For OPERATION OVERLORD, the invasion of northern France at Normandy in June 1944, three Allied CVEs (HMS Emperor, Tracker, and Pursuer) were deployed west of the landing area to discourage interference by U-boats. Two months later, for OPERATION DRAGOON, 200 aircraft launched from nine Allied CVEs supported the invasion of southern France at Provence by spotting for naval gunfire and bombing retreating German forces.

    In the Pacific, the first use of aircraft carriers for close air support of invasion troops was done during OPERATION LANDCRAB, the operation to retake Attu in the Aleutian Islands during May 1943. This was only the third US amphibious assault of the war. The operation was also one of the earliest uses of "leapfrogging", whereby the Japanese position at Kiska was bypassed with the expectation that it would wither on the vine or be evacuated after Attu fell. A single escort carrier, USS Nassau, was included for this operation because persistent fog and wind conditions might prevent land-based aircraft from being available. Having an offshore launching capability increased options. Nassau's Wildcat fighters bombed and strafed enemy positions as well as conducted photo-reconnaissance, typically in foul weather. Munitions included "oil bombs", a forerunner of napalm bombs used extensively later in the war.

    Beginning in late 1943 as US forces moved across the Central Pacific, CVEs helped support virtually every amphibious assault with fleet protection, air support for ground forces, spotting for naval bombardment, and/or replenishment of aircraft and pilots. These operations included the invasions of the Gilbert Islands, Marshall Islands, Mariana Islands, Palau Islands, the Philippines, Iwo Jima, and Okinawa. OPERATION STALEMATE, the assault on Peleliu in September 1944, was supported by 3 CVs, 5 CVLs, and 11 CVEs. For this operation, the escort carriers were being employed for the first time as group under a single, common command. It was perceived that once the larger carriers had helped establish a beachhead and largely reduced enemy air strength in an area, the CVEs could completely handle the full support of a major operation.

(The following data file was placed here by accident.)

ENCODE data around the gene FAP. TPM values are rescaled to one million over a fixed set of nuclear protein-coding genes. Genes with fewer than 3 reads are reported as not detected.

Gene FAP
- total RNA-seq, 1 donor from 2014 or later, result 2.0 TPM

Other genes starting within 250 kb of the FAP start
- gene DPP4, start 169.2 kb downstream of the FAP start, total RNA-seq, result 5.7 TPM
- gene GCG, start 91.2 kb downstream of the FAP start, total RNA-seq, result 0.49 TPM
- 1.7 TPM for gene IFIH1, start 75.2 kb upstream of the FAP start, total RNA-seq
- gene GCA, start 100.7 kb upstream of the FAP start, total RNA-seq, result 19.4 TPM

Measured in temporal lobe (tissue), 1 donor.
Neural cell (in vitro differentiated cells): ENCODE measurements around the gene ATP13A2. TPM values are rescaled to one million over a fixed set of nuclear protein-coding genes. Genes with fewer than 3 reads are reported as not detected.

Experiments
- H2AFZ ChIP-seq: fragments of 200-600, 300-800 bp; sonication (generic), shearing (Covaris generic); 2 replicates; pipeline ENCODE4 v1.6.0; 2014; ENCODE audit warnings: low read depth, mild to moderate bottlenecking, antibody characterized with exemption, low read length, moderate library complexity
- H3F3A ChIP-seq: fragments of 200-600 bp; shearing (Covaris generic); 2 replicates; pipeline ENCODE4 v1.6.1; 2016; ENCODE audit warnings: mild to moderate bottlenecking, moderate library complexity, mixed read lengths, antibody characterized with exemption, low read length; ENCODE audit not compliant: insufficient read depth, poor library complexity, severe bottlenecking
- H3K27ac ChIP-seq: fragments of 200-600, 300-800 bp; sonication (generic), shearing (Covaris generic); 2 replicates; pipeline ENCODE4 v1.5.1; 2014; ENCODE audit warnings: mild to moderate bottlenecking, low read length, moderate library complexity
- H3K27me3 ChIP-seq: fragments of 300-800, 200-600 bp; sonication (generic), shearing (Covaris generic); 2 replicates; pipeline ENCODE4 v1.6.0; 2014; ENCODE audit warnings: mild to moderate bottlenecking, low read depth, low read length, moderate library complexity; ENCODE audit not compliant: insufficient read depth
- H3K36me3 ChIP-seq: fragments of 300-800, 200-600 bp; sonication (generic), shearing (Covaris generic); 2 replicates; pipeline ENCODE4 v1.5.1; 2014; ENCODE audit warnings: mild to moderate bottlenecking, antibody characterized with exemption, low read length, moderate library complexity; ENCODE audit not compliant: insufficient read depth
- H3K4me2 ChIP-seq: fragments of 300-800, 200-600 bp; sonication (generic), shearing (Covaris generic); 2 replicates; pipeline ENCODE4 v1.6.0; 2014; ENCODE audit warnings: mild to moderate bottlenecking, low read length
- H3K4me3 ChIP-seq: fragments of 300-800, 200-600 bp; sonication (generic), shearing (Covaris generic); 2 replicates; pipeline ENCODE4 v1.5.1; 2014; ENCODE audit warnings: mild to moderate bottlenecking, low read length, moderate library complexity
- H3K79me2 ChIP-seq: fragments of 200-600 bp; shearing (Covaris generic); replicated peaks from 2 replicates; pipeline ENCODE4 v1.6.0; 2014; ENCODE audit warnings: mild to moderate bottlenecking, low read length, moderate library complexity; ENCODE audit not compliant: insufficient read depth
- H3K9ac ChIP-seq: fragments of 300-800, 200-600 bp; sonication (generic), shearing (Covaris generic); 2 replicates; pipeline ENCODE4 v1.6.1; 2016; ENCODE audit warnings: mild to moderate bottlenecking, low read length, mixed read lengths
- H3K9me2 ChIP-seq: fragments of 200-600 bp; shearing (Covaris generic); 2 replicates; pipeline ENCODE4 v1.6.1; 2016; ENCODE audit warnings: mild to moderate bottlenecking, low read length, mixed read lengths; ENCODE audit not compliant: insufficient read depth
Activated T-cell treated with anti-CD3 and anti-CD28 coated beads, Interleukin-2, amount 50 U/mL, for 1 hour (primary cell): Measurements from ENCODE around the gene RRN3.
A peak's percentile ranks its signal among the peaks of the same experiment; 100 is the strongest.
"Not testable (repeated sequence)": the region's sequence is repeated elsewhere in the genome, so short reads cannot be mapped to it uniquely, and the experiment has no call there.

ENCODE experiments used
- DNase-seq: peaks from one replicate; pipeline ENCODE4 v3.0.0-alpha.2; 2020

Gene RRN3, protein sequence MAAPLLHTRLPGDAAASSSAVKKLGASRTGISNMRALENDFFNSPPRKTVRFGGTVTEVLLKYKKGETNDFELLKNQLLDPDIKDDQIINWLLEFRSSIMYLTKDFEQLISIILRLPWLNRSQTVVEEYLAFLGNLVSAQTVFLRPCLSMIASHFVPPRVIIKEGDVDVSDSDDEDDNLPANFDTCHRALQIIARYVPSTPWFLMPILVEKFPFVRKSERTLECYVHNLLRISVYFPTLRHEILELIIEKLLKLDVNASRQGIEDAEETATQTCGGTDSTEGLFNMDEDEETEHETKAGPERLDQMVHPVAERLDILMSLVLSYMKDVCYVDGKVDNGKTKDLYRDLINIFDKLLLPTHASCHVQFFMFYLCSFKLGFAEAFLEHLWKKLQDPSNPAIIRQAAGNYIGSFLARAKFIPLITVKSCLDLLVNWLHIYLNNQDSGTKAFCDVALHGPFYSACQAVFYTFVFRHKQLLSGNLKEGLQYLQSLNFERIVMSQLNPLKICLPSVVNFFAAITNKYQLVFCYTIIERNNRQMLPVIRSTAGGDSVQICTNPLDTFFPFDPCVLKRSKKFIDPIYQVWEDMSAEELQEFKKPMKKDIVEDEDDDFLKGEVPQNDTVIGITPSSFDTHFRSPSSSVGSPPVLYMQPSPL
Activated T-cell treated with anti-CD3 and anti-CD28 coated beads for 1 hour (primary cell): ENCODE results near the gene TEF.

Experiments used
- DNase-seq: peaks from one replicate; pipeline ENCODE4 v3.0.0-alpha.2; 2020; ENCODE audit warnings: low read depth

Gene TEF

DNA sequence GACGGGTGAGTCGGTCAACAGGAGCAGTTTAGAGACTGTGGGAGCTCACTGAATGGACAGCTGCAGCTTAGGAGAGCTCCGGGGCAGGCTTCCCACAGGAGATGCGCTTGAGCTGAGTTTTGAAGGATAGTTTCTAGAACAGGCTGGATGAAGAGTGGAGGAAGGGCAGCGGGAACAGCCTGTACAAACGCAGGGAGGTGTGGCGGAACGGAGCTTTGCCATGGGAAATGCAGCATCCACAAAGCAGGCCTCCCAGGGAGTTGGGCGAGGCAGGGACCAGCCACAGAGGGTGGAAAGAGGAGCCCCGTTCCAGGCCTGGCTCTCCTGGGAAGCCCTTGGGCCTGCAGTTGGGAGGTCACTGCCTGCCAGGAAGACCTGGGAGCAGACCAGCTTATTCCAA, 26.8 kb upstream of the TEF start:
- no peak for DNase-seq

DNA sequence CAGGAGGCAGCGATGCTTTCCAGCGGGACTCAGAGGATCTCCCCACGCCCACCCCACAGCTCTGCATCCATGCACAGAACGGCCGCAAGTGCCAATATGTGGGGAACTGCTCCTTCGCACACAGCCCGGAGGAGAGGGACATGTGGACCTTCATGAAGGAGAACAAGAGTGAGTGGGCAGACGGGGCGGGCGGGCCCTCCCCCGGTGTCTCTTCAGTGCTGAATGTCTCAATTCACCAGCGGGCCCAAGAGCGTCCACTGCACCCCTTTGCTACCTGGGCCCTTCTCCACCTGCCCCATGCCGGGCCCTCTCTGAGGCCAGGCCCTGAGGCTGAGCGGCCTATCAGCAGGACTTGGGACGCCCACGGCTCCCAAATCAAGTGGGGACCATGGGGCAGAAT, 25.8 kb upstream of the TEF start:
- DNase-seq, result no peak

When Japanese Special Attack Units (aka "kamikazes") became active in late 1944, CVEs were perceived to be particularly vulnerable. Their invasion support functions required them to remain off hostile shores for lengthy periods without the speed, maneuverability, and larger defensive screen typically enjoyed by the larger carriers. During the war, CVEs took 20 hits from special attack planes severe enough to require repairs that resulted in lost operational time. Three escort carriers, USN St. Lo, Ommaney Bay, and Bismarck Sea, were sunk. Special attack planes also caused lost operational time 28 times for the larger carriers, but none were sunk. Since the missions for special attack aircraft involved only one-way flights, their effective range was doubled. One such plane smashed into a carrier, killing 27, at the US logistics center at Ulithi Atoll, having flown over 1,500 miles from Kanoya airbase on Japan.
  3. Raids. This function involved attacks to degrade enemy positions without the intent of invading to secure a permanent position. Escort carriers were typically ten knots slower than CVs and CVLs, the "fast carriers." This made them more vulnerable during hit-and-run raiding. Nonetheless, Allied CVEs participated in raids to cripple enemy warships, disrupt enemy air operations, and divert enemy attention away from principal objectives.